Thursday, March 31, 2011

Bela Lugosi and The Phantom Ship

By Doug Gibson

This British 1936 film is a treat for Lugosi fans. He is Anton Lorenzen, a broken-down one-armed sailor who inspires a pity as part of the doomed crew of the Mary Celeste, a ship that in real life in the 1870s was discovered in the Atlantic sans crew.

This film, released in a much longer -- unfortunately lost -- version as The Mystery of the Mary Celeste in Britain, is an entertaining murder mystery. It sort of plays like a rough version of Agatha Christie.

The plot: A captain and his bride (Shirley Grey) set sail with a ragged, rough, sinister ship's crew, including Lugosi, who inspires pity. One by one people start to die. The captain and his wife disappear. Finally only Lugosi's Lorenzen and the sadistic first mate are left. At that point, Lugosi, acting like a 30s version of The Usual's Suspect's Keyser Soze, announces he is the killer, there to avenge a previous wrong. He kills off the first mate but then is hit by a beam of wood and falls into the sea to his death.

Before he dies, Lugosi brags of killing the capain and his wife. That scene appears clunky though. It almost sounds as if Lugosi's voice is dubbed. This is important because the ONLY remaining print is the 62-minute U.S. version, The Phantom Ship. The longer, lost 80-minute version, The Mystery of the Mary Celeste, apparently had an epilogue where the captain and his wife are discovered alive on an island, having escaped death on the Mary Celeste via a raft. It sure would be fun to locate a copy of the lost version. Lugosi biographer Frank Dello Stritto has located director Denison Clift's original shooting synopsis for the film and it includes the island epilogue.

Lugosi is great in The Phantom Ship, which used to be rare but in today's digital world can be found easily and in fact watched for free on the Net. He inspires pathos and pity and then effectively turns cold-blooded killer. He did this very well also in the 1930s The Black Cat, the Monogram Black Dragons and even Lugosi is great in The Phantom Ship, which used to be rare but in today's digital world can be found easily and in fact watched for free on the Net. He inspires pathos and pity and then effectively turns cold-blooded killer. He did this very well also in the 1930s The Black Cat, the Monogram Black Dragons and even Ed Wood's Bride of the Monster. Rest of cast is capable and the ship scenes are quite effective for the low budget. Definitely worth a buy. One of Lugosi's best late 1930s films.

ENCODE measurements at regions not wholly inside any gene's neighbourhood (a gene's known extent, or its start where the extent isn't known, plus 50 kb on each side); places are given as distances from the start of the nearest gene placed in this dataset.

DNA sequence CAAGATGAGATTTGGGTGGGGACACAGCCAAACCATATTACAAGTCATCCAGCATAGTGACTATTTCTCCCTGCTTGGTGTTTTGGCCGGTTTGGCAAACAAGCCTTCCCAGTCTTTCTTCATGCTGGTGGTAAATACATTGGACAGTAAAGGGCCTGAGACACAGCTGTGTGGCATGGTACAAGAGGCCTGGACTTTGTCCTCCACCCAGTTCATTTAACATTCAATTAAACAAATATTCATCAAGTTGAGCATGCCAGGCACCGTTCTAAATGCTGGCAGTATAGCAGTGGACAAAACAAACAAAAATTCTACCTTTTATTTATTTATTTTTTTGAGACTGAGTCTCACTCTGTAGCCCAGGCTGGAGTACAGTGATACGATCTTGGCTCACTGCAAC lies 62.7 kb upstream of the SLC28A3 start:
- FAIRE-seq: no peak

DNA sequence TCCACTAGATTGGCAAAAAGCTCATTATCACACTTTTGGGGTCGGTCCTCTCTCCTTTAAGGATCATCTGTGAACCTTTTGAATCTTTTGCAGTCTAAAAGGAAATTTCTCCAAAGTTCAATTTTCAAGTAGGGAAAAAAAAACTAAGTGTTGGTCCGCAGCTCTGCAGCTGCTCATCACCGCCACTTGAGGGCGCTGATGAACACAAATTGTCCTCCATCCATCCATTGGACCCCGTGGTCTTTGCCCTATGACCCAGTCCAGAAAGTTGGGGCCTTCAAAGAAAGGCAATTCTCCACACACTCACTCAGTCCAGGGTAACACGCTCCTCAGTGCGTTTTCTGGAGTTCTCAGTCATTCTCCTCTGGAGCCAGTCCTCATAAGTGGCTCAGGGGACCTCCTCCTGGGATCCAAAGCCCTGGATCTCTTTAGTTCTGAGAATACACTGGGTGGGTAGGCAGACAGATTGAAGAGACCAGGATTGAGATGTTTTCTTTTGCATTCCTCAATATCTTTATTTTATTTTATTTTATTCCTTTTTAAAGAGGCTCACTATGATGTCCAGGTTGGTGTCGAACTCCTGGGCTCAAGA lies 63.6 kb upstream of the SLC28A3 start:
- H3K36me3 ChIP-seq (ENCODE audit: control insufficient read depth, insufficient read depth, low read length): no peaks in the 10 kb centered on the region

Friday, March 25, 2011

The Atomic Brain – For Die Hard Fans of Brainless Entertainment!

By Steve Stones

For fans of truly bad films, The Atomic Brain is required viewing. Bad films just don’t get much worse than The Atomic Brain (AKA Monstrosity), unless you’re viewing Manos: The Hands of Fate or The Creeping Terror. It helps that the film was spoofed on the wildly popular TV series Mystery Science Theatre 3000 back in the mid-1990s. The MST3K treatment of the film makes it a more watchable experience.

A rich old woman living in a gated mansion is obsessed with finding the fountain of youth and beauty. She has become disgusted with her wrinkly old body. She employs a mad scientist in her basement to conduct brain transplant experiments on stolen corpses from a local cemetery. Three young and beautiful European girls are hired to be the old woman’s servants. The old woman hopes to have her brain transplanted into the head of one of the beautiful girls.

Director Joseph V. Mascelli also worked on Ray Dennis Steckler’s loved cult classic – The Incredibly Strange Creatures Who Stopped Living & Became Mixed Up Zombies, as a cinematographer. Actor Frank Gerstle, who plays the mad scientist Dr. Otto Frank, also starred in two other cult films – The Wasp Woman (1959) and Killers From Space (1953). Gerstle’s voice can be heard as one of the characters in the 1961 cartoon – Calvin & The Colonel.
The Atomic Brain would certainly make a great, fun double feature with The Brain That Wouldn’t Die (1959) or The Beast of Yucca Flats (1961). Enjoy!

Thursday, March 24, 2011

Bela Lugosi and The Devil Bat

The Devil Bat

The Devil Bat, 1941, Producers Releasing Corporation, directed by Jean Yarbrough. Starring Bela Lugosi, Suzaane Kaaren, Dave O’Brien, Guy Usher, Hal Price. Sixty-nine minutes. Schlock-Meter Rating: 10 stars out of 10 stars. Note: Once sold on some video labels as Killer Bats.